Mike and Joann Kramer, who operated Kramer’s Bed, Bath & Window Fashions in the Village for more than 36 years, are being honored this week by the Grosse Pointe Chamber of Commerce.

Mike and Joann Kramer, who operated Kramer’s Bed, Bath & Window Fashions in the Village for more than 36 years, are being honored this week by the Grosse Pointe Chamber of Commerce.

Photo by Frank Bunker, provided by Melissa Bunker


Village home fashions store brought comfort, beauty to local residences

By: K. Michelle Moran | Grosse Pointe Times | Published January 29, 2019

  Kramer’s Bed, Bath & Window Fashions in the  Village was known for carrying exclusive luxury brands of towels, bedding and other home fashions.

Kramer’s Bed, Bath & Window Fashions in the Village was known for carrying exclusive luxury brands of towels, bedding and other home fashions.

Photo by Frank Bunker, provided by Melissa Bunker

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GROSSE POINTE CITY — There are plenty of places where you could buy towels and sheets, but if you wanted to know the difference between sateen and percale, you went to Kramer’s Bed, Bath & Window Fashions in the Village.

For more than 36 years, the store epitomized quality home goods and exceptional customer service. Owners Mike and Joann Kramer and store staffers helped countless customers find beautiful items for their homes from exclusive lines like Yves Delorme, Pine Cone Hill, Casafina and Peacock Alley. And, as Mike Kramer said, he frequently explained to customers that, with regard to sheets, percale is more crisp and sateen is more soft.

The Kramers, who closed their doors at 16906 Kercheval Ave. Jan. 25, are retiring after a long career in retail. They will be honored by the Grosse Pointe Chamber of Commerce during the GPCC’s annual awards ceremony at 5:30 p.m. Jan. 31 at The War Memorial in Grosse Pointe Farms.

“Businesses may come and go, but people like Mike Kramer don’t come around very often,” Grosse Pointe City Manager Pete Dame said by email. “He has been a leader and advocate for the Village for decades. He has volunteered thousands of hours to the Village Association as a longtime president and as a DDA member, organizing events and promoting Grosse Pointe’s downtown. As a colleague and friend, I will greatly miss working with him as he moves into retirement.”

When the Kramers started their store in 1982, malls were thriving retail hubs and online shopping didn’t exist. The retail landscape has changed dramatically over the last few decades, but despite taking a hit during 2008’s Great Recession, Mike Kramer said their business “has held up pretty well.”

“A lot of what we sell in the store, people want to touch it and feel it,” he said. “If you can offer the service people want, you can survive, you can thrive.”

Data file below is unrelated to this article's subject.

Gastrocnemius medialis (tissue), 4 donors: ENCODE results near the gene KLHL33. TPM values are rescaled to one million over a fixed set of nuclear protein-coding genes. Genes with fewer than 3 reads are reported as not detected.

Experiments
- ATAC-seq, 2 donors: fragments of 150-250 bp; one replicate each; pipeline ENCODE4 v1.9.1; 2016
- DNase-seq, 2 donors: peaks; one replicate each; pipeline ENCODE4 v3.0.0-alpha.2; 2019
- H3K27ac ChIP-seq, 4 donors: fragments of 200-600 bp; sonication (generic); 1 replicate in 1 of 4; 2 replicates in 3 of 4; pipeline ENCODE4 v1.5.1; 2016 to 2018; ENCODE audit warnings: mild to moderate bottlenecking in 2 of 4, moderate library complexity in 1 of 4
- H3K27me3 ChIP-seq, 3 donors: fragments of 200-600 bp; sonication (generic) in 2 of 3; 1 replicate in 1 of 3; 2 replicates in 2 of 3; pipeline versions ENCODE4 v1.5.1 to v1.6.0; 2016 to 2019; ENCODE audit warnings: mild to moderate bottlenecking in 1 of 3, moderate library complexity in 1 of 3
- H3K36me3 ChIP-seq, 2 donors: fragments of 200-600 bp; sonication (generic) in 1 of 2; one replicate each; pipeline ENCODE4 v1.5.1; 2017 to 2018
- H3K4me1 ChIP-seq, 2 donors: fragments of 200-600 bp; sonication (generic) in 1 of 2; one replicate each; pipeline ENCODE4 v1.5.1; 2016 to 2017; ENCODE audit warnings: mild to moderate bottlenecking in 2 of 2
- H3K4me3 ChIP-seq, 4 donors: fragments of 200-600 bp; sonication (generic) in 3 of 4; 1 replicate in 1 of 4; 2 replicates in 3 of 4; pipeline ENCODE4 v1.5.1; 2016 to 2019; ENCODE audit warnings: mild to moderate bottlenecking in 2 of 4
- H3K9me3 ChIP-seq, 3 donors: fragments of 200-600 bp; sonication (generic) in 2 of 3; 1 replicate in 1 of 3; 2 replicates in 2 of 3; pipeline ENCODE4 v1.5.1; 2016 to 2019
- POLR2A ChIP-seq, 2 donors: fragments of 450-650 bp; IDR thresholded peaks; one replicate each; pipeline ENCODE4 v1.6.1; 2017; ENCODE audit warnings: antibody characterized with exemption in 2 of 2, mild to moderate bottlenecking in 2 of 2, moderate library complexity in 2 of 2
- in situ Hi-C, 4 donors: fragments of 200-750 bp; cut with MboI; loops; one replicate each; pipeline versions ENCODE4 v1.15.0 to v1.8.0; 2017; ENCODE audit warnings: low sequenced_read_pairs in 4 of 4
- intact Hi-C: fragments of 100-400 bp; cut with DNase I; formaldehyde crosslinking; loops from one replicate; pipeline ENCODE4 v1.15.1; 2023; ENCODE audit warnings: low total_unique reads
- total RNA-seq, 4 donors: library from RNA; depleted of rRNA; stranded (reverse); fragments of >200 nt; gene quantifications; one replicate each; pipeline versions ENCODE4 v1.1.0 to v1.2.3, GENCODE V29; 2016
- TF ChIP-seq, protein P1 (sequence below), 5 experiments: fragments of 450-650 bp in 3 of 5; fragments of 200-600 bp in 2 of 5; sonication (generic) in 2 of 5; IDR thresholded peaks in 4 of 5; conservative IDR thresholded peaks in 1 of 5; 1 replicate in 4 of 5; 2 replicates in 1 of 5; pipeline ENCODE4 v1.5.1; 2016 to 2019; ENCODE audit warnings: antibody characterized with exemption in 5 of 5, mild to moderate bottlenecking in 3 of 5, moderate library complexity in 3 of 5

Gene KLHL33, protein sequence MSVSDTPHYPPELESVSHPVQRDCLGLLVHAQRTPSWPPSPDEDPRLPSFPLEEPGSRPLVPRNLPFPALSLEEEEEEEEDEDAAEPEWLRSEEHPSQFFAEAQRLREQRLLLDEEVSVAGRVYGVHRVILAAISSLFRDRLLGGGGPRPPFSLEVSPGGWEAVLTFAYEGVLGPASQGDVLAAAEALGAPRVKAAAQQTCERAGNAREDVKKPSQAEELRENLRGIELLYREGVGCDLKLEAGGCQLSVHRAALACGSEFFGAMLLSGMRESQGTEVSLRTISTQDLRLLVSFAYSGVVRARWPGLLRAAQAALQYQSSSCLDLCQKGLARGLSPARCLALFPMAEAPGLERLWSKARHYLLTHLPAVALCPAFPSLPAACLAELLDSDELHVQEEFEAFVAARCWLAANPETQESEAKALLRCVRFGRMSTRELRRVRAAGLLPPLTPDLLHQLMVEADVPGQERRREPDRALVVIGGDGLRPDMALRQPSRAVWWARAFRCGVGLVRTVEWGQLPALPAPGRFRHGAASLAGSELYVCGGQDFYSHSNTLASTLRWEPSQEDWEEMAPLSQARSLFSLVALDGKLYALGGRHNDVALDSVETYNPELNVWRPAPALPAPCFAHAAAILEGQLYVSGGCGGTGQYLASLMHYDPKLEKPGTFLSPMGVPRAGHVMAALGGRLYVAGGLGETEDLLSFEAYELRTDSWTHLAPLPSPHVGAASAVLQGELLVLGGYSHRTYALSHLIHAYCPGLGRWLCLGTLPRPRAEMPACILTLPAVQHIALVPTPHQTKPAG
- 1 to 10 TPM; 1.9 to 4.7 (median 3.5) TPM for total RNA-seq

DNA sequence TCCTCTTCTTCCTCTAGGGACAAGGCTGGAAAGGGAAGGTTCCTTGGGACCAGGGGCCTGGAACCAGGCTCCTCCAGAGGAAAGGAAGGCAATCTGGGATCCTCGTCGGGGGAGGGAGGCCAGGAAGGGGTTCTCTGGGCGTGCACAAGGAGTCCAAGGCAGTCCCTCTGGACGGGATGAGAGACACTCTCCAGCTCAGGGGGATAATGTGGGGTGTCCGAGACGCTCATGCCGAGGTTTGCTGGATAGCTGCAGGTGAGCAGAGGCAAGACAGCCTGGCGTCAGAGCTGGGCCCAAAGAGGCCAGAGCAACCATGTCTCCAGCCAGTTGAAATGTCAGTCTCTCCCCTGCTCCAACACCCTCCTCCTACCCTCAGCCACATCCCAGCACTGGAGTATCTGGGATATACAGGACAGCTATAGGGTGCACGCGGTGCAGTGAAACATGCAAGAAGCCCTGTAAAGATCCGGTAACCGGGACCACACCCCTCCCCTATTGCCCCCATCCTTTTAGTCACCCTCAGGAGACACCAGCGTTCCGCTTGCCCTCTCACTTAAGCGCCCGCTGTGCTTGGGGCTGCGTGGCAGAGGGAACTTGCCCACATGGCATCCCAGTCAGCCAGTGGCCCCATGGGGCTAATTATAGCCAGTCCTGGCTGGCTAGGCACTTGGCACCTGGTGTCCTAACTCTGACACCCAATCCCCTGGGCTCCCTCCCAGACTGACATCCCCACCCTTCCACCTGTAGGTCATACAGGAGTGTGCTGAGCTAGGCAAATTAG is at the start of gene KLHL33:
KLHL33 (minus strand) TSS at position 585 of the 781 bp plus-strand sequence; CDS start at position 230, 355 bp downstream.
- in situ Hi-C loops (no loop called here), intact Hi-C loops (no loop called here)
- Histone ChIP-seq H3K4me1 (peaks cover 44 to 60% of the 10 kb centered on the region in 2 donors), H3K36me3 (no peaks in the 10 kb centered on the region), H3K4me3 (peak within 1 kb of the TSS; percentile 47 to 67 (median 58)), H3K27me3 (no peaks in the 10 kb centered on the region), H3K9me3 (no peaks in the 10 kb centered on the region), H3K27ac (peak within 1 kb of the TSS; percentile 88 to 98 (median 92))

Kramer’s was all about providing good customer service and quality merchandise, as well as accurate product information.

“Shopping at Kramer’s provided a glimpse at what retail used to be,” Melissa Bunker, event and marketing coordinator for Grosse Pointe City’s Downtown Development Authority, said in an email interview. “You knew the owners and they knew you. Kramer’s carried the finest brands one would have to have shopped for out of town years ago. They also set the bar for every retailer in Grosse Pointe with their professionally designed display windows.”

Those gorgeous windows were among the reasons the Kramers received three beautification awards from the City for their store. They also received a separate beautification award for their home.

Bunker said Kramer’s Bed, Bath & Window Fashions was one of the three oldest continuing businesses in the Village.

Rob Lubera, past president of the GPCC Board and its nonprofit arm, the Grosse Pointe Chamber Foundation, said the couple deserves recognition for their hard work.

“Mike and Joann Kramer are the parents of four children, long-term residents of Grosse Pointe and successful businesspeople,” Lubera said via email. “They have been giving back to the Pointes for more than 36 years with their store, Kramer’s Bed, Bath & Window Fashions, which is known for their exceptional customer service! For all they have done, the Chamber has decided to honor them this year. Their business presence in the Village will be missed!”

Ted Everingham, the new president of the GPCC Board and Grosse Pointe Chamber Foundation, also had praise for the Kramers.

“Joann and Mike and their store have been an anchor in the same Village location for 36 years,” Everingham said by email. “Over those decades, they’ve offered high-end linens and other home fashion merchandise and extraordinary personal service to a community that appreciates excellence. And they’ve been longtime leaders among the Village merchants. The Chamber is pleased for the opportunity to thank them for all they’ve brought to the Grosse Pointes for so very long.”